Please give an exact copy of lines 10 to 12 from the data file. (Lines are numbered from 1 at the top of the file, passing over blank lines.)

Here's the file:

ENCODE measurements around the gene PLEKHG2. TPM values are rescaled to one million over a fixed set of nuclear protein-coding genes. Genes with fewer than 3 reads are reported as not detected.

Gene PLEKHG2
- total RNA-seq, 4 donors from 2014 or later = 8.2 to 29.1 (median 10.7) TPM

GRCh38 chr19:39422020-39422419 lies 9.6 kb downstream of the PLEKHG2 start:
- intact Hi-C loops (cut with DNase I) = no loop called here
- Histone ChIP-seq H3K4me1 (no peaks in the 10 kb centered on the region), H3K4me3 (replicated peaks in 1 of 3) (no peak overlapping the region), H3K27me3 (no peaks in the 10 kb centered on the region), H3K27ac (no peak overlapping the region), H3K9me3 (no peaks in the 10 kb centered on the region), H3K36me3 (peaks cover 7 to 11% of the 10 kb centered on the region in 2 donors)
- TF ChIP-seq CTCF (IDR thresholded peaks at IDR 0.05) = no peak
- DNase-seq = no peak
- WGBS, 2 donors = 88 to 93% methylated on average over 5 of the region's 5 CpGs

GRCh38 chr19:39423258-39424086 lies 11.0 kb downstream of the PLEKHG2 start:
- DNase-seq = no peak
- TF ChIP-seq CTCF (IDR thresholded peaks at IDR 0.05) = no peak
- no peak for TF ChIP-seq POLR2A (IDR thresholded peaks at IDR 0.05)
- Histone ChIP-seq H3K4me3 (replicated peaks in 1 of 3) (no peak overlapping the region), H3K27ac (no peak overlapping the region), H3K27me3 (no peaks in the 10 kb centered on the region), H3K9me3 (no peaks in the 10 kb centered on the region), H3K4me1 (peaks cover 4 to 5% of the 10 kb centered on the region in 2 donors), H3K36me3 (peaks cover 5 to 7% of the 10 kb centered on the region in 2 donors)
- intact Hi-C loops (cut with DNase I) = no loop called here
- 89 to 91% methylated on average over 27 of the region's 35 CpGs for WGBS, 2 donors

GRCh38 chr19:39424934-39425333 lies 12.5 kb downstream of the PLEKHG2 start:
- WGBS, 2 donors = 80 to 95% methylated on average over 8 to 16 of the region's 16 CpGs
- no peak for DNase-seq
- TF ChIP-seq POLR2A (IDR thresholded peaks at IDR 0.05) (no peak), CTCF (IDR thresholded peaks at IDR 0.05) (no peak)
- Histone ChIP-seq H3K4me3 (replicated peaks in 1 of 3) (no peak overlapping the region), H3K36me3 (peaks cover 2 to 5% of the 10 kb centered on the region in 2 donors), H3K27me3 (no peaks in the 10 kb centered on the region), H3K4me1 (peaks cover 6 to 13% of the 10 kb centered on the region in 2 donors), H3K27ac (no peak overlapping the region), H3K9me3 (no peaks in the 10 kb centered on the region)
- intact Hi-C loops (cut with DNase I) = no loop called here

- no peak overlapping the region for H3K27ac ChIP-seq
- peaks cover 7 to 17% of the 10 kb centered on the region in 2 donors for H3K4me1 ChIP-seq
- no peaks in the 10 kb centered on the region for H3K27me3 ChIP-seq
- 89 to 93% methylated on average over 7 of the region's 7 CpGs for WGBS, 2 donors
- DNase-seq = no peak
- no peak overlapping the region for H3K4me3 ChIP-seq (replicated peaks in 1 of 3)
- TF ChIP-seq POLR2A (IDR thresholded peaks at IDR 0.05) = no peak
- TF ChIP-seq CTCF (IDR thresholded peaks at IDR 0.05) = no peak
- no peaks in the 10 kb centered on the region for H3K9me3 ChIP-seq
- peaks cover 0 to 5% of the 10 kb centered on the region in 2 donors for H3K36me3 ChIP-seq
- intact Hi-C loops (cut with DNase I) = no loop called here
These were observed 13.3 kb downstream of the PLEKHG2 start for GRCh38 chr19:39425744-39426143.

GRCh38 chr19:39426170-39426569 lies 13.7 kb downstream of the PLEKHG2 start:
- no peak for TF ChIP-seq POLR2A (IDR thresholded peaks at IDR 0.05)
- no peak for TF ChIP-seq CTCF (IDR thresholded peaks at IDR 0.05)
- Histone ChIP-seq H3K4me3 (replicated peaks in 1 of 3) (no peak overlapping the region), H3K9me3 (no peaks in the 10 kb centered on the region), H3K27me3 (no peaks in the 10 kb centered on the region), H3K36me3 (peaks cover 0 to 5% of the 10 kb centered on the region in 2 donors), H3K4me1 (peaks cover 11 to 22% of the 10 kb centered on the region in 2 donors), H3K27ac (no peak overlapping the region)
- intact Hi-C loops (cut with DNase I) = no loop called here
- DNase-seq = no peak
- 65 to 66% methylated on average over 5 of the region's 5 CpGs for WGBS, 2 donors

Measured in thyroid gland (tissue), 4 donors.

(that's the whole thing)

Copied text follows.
GRCh38 chr19:39423258-39424086 lies 11.0 kb downstream of the PLEKHG2 start:
- DNase-seq = no peak
- TF ChIP-seq CTCF (IDR thresholded peaks at IDR 0.05) = no peak